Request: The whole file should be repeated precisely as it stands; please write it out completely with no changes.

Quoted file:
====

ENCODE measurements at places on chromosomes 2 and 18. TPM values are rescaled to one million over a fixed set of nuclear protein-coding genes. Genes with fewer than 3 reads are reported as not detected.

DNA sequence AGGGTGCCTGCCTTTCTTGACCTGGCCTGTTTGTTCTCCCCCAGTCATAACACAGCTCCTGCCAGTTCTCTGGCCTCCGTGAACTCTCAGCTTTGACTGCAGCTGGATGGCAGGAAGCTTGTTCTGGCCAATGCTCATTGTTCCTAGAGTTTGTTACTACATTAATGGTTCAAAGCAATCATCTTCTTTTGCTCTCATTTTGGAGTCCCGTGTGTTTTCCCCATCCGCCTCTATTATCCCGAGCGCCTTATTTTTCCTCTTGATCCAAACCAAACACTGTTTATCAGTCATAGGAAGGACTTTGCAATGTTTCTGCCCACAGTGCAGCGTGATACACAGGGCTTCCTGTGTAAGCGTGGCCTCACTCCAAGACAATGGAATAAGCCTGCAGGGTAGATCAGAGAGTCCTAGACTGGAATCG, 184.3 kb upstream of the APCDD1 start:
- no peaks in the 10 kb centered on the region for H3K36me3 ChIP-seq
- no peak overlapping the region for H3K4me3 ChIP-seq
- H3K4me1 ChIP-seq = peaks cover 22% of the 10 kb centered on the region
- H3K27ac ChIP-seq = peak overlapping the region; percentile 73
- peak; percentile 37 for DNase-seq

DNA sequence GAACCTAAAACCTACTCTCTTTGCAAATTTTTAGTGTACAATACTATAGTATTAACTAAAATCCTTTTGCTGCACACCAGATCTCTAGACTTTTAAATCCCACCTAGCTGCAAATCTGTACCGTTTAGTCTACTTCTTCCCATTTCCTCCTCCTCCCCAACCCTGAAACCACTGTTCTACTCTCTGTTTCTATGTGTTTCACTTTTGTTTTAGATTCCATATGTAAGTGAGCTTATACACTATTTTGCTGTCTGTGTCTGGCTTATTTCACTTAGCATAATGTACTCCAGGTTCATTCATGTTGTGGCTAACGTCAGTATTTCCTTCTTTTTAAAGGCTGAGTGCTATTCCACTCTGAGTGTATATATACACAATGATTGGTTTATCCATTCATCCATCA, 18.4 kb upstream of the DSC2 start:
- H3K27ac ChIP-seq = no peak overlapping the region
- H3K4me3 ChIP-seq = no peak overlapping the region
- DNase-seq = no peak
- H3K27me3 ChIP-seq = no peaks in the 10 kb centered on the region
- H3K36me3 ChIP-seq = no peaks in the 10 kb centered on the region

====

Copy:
ENCODE measurements at places on chromosomes 2 and 18. TPM values are rescaled to one million over a fixed set of nuclear protein-coding genes. Genes with fewer than 3 reads are reported as not detected.

DNA sequence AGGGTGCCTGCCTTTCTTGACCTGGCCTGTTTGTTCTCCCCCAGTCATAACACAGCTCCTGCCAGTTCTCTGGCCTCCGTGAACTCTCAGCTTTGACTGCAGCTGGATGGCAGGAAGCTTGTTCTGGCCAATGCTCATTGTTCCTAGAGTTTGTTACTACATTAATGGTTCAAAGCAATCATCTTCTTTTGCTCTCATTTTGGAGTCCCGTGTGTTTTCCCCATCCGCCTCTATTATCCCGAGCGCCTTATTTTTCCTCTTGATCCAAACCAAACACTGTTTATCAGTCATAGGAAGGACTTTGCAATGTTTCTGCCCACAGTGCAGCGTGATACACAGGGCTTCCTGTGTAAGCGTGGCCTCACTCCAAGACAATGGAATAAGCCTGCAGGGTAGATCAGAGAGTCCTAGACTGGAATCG, 184.3 kb upstream of the APCDD1 start:
- no peaks in the 10 kb centered on the region for H3K36me3 ChIP-seq
- no peak overlapping the region for H3K4me3 ChIP-seq
- H3K4me1 ChIP-seq = peaks cover 22% of the 10 kb centered on the region
- H3K27ac ChIP-seq = peak overlapping the region; percentile 73
- peak; percentile 37 for DNase-seq

DNA sequence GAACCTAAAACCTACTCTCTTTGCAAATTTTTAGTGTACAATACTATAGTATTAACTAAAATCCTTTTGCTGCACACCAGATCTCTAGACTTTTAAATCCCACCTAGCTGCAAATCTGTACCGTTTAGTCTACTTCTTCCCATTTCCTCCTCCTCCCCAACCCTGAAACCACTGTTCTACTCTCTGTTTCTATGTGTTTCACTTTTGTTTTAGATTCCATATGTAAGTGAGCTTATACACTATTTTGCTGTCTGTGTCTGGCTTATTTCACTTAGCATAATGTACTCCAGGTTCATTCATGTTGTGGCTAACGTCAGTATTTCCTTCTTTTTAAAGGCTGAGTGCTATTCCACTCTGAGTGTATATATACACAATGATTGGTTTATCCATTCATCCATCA, 18.4 kb upstream of the DSC2 start:
- H3K27ac ChIP-seq = no peak overlapping the region
- H3K4me3 ChIP-seq = no peak overlapping the region
- DNase-seq = no peak
- H3K27me3 ChIP-seq = no peaks in the 10 kb centered on the region
- H3K36me3 ChIP-seq = no peaks in the 10 kb centered on the region